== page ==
George Condo: One Hundred Women
Edited by Agnes Husslein-Arco and Thomas Kellein. Essays by Margrit Brehm and Stacey Schmidt.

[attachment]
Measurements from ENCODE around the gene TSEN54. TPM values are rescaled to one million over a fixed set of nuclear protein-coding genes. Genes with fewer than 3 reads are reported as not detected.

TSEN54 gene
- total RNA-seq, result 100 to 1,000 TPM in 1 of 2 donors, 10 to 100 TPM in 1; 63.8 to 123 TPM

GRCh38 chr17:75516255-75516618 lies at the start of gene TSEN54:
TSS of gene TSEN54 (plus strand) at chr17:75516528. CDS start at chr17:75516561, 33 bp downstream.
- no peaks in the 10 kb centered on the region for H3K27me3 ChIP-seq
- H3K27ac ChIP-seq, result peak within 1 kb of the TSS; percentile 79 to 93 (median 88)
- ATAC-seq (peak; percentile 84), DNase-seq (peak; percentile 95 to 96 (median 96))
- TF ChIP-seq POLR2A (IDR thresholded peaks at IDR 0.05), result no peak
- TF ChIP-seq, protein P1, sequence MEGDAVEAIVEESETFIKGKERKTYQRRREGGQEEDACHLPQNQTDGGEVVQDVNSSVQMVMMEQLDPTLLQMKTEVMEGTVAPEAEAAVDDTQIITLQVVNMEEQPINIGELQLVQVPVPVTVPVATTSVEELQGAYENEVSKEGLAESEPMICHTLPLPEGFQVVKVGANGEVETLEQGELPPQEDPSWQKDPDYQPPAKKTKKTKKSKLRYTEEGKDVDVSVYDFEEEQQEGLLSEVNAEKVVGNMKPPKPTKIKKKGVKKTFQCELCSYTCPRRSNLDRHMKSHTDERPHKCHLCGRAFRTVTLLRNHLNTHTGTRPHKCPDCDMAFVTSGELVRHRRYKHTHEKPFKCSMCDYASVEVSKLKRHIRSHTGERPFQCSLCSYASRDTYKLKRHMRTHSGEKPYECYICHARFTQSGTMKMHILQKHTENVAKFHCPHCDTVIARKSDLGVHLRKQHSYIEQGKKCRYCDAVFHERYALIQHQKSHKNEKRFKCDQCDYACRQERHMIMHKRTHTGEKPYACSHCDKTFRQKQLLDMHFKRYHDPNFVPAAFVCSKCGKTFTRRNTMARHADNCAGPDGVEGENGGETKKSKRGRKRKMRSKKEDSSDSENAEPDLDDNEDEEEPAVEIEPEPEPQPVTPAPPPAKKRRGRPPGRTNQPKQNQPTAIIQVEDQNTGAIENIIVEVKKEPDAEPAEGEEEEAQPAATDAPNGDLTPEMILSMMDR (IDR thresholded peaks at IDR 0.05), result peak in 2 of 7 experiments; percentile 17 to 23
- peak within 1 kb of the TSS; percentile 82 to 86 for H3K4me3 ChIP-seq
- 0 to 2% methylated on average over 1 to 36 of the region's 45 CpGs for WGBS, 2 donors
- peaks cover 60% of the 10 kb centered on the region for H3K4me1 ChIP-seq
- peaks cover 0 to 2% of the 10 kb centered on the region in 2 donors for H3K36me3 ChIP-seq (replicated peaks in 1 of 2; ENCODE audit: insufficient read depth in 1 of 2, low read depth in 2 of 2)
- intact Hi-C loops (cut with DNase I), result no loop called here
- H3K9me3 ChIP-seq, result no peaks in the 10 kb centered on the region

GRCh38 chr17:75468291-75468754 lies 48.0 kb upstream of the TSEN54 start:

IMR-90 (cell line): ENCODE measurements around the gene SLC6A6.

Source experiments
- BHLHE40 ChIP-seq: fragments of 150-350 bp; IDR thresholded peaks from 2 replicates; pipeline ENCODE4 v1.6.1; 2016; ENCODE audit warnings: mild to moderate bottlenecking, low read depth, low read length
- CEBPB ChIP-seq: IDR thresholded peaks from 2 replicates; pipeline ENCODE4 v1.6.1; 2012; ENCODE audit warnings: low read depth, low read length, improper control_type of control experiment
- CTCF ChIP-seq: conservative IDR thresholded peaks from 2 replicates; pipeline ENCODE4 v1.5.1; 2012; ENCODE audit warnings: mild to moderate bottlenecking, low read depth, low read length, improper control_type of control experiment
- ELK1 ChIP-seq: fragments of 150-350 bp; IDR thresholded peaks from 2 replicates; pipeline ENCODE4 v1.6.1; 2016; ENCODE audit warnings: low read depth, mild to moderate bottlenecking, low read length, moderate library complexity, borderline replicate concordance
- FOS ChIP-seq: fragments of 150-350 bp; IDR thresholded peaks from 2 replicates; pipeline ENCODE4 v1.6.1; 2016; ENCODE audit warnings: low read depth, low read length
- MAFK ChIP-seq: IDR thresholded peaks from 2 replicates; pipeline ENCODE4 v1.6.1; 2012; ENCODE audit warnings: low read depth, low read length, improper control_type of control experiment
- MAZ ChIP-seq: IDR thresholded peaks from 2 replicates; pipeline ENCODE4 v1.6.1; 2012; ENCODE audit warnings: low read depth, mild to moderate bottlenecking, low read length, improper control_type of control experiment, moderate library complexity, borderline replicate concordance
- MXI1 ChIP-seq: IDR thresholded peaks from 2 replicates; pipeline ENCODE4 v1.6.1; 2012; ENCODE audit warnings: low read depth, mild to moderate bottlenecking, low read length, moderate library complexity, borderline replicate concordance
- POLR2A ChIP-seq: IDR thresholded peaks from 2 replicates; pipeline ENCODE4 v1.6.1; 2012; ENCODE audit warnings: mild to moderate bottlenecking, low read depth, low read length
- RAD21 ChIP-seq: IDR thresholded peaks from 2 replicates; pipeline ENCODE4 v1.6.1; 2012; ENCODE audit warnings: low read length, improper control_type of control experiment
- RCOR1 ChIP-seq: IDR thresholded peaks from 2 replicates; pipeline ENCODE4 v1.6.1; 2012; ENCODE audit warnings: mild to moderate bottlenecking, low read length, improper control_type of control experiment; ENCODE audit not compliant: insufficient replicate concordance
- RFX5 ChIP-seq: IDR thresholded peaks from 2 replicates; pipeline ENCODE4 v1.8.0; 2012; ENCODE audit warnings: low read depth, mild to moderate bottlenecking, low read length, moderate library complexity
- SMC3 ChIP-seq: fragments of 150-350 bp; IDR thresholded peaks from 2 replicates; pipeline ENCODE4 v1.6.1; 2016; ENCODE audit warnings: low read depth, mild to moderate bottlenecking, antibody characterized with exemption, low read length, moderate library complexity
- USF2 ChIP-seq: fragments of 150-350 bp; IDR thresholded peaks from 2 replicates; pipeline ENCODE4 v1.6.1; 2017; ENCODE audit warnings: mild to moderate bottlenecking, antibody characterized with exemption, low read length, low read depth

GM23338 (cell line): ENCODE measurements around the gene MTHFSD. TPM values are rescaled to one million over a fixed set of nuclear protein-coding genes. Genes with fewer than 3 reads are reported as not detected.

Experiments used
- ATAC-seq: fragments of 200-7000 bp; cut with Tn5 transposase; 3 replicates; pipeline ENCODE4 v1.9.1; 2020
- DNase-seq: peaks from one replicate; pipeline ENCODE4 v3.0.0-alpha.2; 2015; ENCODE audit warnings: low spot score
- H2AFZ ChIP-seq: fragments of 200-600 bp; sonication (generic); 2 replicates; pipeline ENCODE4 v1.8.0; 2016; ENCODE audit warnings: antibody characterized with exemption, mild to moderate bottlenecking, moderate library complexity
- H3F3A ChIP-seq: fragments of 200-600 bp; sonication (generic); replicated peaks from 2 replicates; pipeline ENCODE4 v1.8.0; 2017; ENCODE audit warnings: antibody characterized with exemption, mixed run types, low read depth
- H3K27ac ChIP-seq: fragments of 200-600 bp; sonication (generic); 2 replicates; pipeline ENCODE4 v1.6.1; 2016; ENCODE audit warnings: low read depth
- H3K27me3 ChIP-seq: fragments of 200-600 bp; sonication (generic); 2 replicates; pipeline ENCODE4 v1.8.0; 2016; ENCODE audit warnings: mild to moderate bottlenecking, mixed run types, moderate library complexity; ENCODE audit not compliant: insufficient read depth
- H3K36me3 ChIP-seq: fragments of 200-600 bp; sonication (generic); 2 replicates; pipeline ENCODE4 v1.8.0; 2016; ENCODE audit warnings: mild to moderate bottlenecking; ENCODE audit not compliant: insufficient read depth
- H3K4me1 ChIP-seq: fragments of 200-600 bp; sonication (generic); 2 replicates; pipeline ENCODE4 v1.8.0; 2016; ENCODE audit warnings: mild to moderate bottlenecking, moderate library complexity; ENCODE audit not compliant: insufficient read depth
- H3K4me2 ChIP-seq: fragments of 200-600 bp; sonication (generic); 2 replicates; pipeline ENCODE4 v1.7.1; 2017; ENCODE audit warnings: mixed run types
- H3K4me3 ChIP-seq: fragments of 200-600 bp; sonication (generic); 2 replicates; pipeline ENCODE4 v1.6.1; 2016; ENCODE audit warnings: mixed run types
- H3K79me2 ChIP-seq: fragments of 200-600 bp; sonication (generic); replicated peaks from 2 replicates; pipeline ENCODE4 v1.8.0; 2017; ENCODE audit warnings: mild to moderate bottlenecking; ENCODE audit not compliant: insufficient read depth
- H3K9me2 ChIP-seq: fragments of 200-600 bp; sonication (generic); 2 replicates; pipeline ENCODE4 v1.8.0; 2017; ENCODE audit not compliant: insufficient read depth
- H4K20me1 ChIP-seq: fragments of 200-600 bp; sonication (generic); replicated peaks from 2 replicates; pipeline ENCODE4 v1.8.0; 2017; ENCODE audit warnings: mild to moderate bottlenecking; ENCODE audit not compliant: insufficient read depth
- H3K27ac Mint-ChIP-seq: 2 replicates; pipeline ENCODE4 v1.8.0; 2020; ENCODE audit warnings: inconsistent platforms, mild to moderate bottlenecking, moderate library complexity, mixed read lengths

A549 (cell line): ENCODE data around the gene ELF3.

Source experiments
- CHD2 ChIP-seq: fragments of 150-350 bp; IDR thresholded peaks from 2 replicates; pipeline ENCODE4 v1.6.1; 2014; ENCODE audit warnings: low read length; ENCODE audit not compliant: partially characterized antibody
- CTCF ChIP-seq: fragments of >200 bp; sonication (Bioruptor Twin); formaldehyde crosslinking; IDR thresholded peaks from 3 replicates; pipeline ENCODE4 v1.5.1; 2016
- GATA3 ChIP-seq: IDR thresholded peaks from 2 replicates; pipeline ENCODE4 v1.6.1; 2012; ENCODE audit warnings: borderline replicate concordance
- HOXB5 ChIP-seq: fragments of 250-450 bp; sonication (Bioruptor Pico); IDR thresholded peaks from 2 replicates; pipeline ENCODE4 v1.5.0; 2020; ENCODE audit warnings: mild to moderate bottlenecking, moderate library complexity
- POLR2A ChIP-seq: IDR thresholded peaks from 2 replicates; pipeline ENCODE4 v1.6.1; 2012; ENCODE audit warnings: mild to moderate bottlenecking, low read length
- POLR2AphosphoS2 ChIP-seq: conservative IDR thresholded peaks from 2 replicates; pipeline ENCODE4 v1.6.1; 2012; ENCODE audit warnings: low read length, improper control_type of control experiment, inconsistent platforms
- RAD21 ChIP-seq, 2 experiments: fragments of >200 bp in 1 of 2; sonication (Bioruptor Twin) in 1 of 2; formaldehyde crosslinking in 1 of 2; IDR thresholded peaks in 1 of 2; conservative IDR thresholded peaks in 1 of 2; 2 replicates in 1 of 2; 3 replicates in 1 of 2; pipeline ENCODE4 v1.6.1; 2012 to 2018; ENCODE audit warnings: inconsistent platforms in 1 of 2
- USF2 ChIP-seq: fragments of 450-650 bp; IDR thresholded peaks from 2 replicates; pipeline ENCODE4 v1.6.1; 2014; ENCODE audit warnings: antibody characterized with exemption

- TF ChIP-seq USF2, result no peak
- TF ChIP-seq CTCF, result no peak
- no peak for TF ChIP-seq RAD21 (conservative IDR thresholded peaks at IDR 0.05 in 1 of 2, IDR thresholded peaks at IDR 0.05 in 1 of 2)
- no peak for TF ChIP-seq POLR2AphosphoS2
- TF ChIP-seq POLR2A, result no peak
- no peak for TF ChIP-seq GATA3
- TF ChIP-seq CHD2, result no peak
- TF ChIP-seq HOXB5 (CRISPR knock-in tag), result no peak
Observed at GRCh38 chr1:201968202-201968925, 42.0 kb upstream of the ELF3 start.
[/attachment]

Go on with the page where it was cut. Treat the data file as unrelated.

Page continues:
“A woman is something you can glorify, you can be horrified by, you can be paranoid in front of, you can love, you can hate.” So says painter George Condo, not the first artist to have tackled the subject of “woman” and certainly not the last. Nevertheless, Condo's particular brand of cartoonish figurative painting, with its equal debts to Surrealism, Pop art and painterly abstraction, has gone a long way to pushing the means through which women might be represented. Herewith are One Hundred Women, drawn, painted and sculpted by the American artist--some of them nudes, some of them portraits, some of them part of large-scale art-historical collages. Each woman bears at least some trace of Condo's signature style, replete with animalistic grotesqueness and stylistic references to such modern masters as Goya, Velazquez, Picasso and Warhol.